The full master plan design showing the program as a whole with relationship to the broader neighborhood.
The entry along Main Street greeted visitors with artifacts borrowed from the Dallas Architecture Boneyard. The “Park” signage and gold rings are remnants of the Statler Hilton parking garage. Main Street Garden stands in its place today.
The typical seat was composed of two pallets. The back served as shelving for repurposed books taken from the Lucky Dog Bookstore. Casters allowed each section to be configured in a number of configurations.
There was a piece for everyone young and old to enjoy.
Michael Friebele
Contributed by:
Michael Friebele
Assoc. AIA

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Bringing Crowdus to Life

For four days, the Crowdus Street Pop-Up Park celebrated the long and rich heritage of Deep Ellum. The park was created for the CNU 23 Conference, held by the Congress for the New Urbanism's North Texas Chapter, through a partnership between Callison, TBG, and Ash+Lime.

The Crowdus Street Pop-Up Park fits a neighborhood that has always been a bit unorthodox.

From roots as an extremely diverse and quirky district rich in the arts, music, and culture, the Deep Ellum neighborhood in Dallas—where Crowdus Street is located—remains largely intact, saved from multiple attempts to gentrify. The newly created Crowdus Street Pop-Up Park is a tribute to Deep Ellum that celebrates the area’s long and rich heritage.

Callison, TBG, and Ash+Lime conducted a series of workshops with the Deep Ellum Community Association to ensure the park met community needs while creating a series of installations that could be repurposed throughout the neighborhood. Community feedback from these meetings led to elements that would support Deep Ellum’s longevity, ranging from Wi-Fi hotspots to a small scale theater and performance space.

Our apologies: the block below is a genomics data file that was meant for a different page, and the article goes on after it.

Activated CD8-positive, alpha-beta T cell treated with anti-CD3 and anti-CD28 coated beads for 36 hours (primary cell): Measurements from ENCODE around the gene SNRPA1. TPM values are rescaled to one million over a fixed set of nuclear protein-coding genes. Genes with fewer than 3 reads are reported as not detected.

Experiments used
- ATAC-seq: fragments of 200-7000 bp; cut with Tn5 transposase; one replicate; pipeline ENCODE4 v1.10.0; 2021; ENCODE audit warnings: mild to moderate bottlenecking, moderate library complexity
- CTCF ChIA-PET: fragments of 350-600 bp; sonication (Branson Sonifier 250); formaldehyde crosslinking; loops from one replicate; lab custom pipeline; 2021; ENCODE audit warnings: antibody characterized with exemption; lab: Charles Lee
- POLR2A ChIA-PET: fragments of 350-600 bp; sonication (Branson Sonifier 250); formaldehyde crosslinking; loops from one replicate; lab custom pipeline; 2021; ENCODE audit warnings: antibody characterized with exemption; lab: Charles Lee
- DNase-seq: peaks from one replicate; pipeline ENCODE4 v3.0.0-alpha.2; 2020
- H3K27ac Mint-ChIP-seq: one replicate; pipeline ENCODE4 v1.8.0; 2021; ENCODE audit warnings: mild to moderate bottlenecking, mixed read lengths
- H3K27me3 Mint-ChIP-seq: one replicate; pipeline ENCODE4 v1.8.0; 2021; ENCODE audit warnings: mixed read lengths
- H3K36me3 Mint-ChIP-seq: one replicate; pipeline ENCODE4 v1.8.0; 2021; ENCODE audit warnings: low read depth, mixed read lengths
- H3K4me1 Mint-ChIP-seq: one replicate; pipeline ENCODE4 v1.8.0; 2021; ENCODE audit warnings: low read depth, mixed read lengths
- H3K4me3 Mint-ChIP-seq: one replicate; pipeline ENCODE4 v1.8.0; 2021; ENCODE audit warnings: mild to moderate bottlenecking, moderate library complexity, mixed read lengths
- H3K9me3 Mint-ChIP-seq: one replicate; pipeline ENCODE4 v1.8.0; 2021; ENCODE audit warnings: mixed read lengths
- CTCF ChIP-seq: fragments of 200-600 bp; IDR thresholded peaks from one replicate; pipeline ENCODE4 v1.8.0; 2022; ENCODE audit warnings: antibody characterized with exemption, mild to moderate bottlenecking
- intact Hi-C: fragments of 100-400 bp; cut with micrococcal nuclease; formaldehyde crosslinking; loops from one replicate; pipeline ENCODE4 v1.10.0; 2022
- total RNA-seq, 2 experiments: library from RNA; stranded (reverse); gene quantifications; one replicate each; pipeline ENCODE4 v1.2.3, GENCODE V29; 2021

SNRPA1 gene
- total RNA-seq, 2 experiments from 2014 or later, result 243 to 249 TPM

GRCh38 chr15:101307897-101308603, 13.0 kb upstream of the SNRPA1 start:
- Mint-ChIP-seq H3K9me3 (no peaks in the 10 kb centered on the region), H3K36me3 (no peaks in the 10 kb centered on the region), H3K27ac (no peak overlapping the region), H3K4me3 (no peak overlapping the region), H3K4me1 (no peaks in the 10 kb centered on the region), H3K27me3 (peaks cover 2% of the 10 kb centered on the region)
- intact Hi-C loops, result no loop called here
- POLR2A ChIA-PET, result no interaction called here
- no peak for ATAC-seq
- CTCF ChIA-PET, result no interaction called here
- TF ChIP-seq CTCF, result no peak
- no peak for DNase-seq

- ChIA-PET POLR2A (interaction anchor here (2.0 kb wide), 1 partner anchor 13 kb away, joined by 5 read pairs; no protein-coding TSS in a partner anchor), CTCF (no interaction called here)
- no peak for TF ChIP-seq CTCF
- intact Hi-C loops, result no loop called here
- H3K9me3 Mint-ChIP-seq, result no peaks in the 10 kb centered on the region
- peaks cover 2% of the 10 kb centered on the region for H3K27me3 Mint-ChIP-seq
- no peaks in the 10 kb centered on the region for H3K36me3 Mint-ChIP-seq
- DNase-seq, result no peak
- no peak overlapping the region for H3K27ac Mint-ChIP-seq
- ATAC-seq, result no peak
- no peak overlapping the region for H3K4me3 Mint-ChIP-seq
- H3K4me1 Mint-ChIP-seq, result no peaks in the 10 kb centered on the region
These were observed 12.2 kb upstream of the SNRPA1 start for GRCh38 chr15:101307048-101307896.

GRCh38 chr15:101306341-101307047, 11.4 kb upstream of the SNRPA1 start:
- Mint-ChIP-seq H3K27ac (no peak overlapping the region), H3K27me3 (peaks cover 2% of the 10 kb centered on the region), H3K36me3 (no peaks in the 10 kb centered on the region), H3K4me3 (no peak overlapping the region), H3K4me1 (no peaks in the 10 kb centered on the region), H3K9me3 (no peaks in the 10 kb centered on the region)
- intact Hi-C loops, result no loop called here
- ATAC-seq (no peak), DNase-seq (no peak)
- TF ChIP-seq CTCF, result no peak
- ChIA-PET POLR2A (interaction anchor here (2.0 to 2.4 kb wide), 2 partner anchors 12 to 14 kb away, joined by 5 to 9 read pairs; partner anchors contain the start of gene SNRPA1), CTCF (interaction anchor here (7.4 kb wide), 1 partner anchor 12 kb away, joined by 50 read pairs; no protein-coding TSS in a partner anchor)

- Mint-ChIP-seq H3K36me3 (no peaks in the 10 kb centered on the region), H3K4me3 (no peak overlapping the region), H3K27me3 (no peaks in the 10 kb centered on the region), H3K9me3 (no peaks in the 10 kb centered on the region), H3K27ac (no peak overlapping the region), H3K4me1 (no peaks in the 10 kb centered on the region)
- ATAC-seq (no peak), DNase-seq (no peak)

The full view of the park shows the breadth of work that was done through volunteer hours and donations. Everything was confined to the street in order to showcase the artwork and facades along Crowdus Street. Most pieces are in the process of being repurposed elsewhere throughout the neighborhood.

The plan layout, between Deep Ellum’s Elm Street and Main Street, was split into thirds between the respective project teams. The lounge and recreation portion were located toward the south end of the project with programming that included a soccer-sized pool table, reading room, wi-fi lounge, shading structures and intimate performance spaces with terraced seating. At the center was a main public space for movies and music throughout the installation. The north end served as additional lounge space for visitors to enjoy a revolving selection of food trucks.

Construction of the park took place over the course of a month through countless volunteer hours. Materials were sourced from community groups and vendors resulting in a low budget project capable of remaining outdoors through the duration of the program. The bulk of the program was constructed from repurposed shipping pallets. The flexibility of these elements meant they could serve the needs of seating, shelving and partitions. Each piece was mounted atop a set of casters to allow the space to reconfigure into a number of different functions. Shipping crates spanned over the top and were tied together to form shading structures. 

Materials were laid out four hours before the final construction for a preliminary sense of scale and organization. Ease of materials made a park that was quick to assemble and un-assemble.

The project proved that strong community backing, good design and initiative can go a long way in the improvement of our neighborhoods. As the area moves forward with broader plans to create a permanent park, the effort served as a means of trial and error; a real life study model. A lot of positives came out of the installation but, above all, the backing and support from the City of Dallas and community led to everyone being able to see their ideas come to life.


More information can be found at these sources:

The Architect's Newspaper - Claiming Crowdus by Andrew Barnes

Callison Charrette